Janine Benyus, is co-founder of the Biomimicry Guild and founder of the Biomimicry Institute, and in 2007 was honored as one of TIME Magazine’s International Heroes of the Environment.


Guest Post: Whale Power by Daniel Arneman

Just how does a fifty foot long humpback whale dive deep and then leap from the water to the delight and amazement of whale watchers?  Certainly the whale is powerful, but there may be some other secrets to this 40 ton acrobat.

Scientist Dr. Frank E. Fish (yes – that’s his real name) went shopping for a gift one day, and spotted a humpback whale sculpture that seemed unusual.  On close examination, he discovered the sculptor had gotten the subject all wrong, carving bumps and ridges into the front of the whale’s fin.

Fish questioned the shopkeeper, explaining that accepted engineering standards require a smooth leading edge to cut through air or water.  The shopkeeper defended the sculptor, a meticulous whale watcher, and assured Dr. Fish that the humpback does indeed have bumps on the leading edge of its fins.

Perplexed, Fish investigated further and found that those bumps, or “tubercles,” have a dramatic impact on how the fin cuts through water.  It may not be a mistake after all!

Think back for a moment to a childhood car trip, waving your hand and arm out the window to feel the air rush by.  You noticed that if you held your hand out flat, then angled it up slightly, you could feel the lift of the air pushing against the bottom of your hand.  Make the angle too steep, and your hand would “stall,” being pushed backwards instead of up.

That “stall angle” is extremely important in the field of fluid dynamics, and it must be important to the humpback whale, because over time, its fins evolved a series of tubercles that actually increase the stall angle.  Put another way, the tubercles allow the whale to cut more sharply into the water, while still maintaining its forward momentum.  No wonder they can leap above the surface!

What does all of this whale talk have to do with renewable energy?  Well, a lot actually.

A company called Whale Power has created a wind turbine with “tubercle technology” built into the leading edge of the blades.  Just like humpback whale’s fins, the blades have a steeper stall angle and better aerodynamics, allowing them to harness more wind energy than their smooth competitors.  They produce more power, can operate at lower wind speeds, and are quieter than other turbines in their class.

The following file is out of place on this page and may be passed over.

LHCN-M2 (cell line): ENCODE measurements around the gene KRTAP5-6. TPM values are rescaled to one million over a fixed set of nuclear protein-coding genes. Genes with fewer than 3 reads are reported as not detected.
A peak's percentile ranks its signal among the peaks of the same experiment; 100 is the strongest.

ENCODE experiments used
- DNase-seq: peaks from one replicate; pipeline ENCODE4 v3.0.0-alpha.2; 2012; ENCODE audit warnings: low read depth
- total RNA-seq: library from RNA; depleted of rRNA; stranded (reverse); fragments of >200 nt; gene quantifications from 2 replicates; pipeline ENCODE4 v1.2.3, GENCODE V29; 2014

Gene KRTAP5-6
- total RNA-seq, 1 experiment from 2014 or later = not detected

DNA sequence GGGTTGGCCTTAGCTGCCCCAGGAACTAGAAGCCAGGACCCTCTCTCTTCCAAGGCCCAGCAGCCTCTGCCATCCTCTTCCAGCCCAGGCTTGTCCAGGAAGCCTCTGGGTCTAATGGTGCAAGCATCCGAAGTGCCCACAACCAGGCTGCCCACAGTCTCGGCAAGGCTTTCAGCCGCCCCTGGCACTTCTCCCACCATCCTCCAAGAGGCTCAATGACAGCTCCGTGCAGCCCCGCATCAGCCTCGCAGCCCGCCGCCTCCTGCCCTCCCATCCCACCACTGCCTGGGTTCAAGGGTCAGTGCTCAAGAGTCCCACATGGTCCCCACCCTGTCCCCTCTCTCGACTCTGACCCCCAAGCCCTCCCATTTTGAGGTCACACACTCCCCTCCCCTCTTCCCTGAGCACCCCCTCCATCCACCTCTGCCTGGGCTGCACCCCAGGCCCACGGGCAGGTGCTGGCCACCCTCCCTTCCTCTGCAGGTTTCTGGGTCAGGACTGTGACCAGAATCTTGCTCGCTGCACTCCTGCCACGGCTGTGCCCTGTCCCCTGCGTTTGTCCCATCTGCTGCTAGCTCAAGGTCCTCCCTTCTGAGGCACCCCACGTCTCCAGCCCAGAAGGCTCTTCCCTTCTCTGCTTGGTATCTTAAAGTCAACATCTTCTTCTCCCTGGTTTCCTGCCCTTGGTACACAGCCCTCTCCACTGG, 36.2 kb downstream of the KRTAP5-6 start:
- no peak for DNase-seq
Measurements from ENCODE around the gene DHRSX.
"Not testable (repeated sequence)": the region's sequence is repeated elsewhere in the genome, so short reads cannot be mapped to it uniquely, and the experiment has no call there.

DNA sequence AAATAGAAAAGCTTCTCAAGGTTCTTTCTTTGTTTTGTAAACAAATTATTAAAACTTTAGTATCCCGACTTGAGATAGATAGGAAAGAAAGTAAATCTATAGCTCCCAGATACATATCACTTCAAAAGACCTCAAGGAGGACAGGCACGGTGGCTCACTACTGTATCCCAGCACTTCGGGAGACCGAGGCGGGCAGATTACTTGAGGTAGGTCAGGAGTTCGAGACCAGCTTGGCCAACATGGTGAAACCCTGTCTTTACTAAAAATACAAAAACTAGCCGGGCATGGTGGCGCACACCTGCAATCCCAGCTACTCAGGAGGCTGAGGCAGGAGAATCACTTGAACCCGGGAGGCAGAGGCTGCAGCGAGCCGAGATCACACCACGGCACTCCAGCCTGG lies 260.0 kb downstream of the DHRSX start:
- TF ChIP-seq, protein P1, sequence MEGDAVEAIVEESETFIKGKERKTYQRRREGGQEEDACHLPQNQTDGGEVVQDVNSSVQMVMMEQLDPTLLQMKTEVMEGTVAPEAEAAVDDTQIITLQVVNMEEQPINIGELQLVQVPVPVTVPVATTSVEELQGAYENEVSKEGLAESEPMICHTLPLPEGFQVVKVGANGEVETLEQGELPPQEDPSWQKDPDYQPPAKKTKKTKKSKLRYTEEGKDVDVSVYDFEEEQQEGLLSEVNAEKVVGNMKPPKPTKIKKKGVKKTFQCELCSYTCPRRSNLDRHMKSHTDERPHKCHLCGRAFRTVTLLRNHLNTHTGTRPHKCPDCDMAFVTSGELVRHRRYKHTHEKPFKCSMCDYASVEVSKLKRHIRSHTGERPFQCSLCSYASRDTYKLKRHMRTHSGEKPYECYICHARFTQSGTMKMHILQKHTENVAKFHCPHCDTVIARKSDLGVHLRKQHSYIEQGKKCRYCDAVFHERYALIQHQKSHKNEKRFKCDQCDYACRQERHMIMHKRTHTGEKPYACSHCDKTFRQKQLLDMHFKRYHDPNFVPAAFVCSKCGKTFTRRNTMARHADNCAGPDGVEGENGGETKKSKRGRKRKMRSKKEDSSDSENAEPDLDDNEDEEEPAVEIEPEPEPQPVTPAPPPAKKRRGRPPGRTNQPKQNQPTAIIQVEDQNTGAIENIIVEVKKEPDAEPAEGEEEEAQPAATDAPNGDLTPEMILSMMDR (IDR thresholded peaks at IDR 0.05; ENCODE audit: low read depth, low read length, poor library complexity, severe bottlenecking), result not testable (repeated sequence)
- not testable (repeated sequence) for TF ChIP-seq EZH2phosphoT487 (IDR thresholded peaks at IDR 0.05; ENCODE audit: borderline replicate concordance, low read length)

Tubercle technology is SO good that the US Naval Academy is testing whale-inspired tidal generators that capture the energy in the ocean’s tide.

So next time you’re outdoors and see a plant or animal with an odd shape or unusual behavior, ask yourself how it got there.  Chances are very good that it’s no mistake – something’s life depended on it!

Daniel Arneman, PhD, is an environmental analyst at the University of North Carolina at Chapel Hill.  Daniel works to measure and manage the campus’s carbon footprint and he also has a passion for learning about biomimicry.

Biomimicry database at

Browse the biomimicry database at to find examples of renewable energy technologies inspired by nature provides a free, online, searchable database of “Nature’s genius organized by design challenge.” Use this database to find a strategy used in nature and learn about the application ideas associated with this strategy.  Each strategy is accompanied by one or more color photos as well as a list of references for further information.

For example, you can read about the strategy window plants, which have pillar-like leaves, use to enhance photosynthesis and how this design could inform more efficient photovoltaic cells.

How has nature inspired renewable energy technologies?

This will be the question addressed by this month’s posts.  I have also invited Daniel Arneman, PhD, an environmental analyst at the University of North Carolina at Chapel Hill to contribute posts this month.  Daniel works to measure and manage the campus’s carbon footprint and he also has a passion for learning about biomimicry.

Biomimicry (from bios, meaning life, and mimesis, meaning to imitate) is a design discipline that seeks sustainable solutions by emulating nature’s time-tested patterns and strategies, e.g., a solar cell inspired by a leaf.  The core idea is that Nature, imaginative by necessity, has already solved many of the problems we are grappling with: energy, food production, climate control, non-toxic chemistry, transportation, packaging, and a whole lot more.

Introduce your students to the concept and methodology of biomimicry and inspire them to seek designs in nature. Download curricula, PowerPoint presentations, games and more for free from the Biomimicry Institute upon completion of a short online registration form.

Try Function Junction, an outdoor learning activity where students match a function (e.g., moving water) to an object from nature that performs that function. The specified functions must be solved both in the biological and human technological world.  For this activity you could add functions like 1) capture sunlight or 2) catch the wind to get students thinking about how nature can inspire wind and solar energy technologies.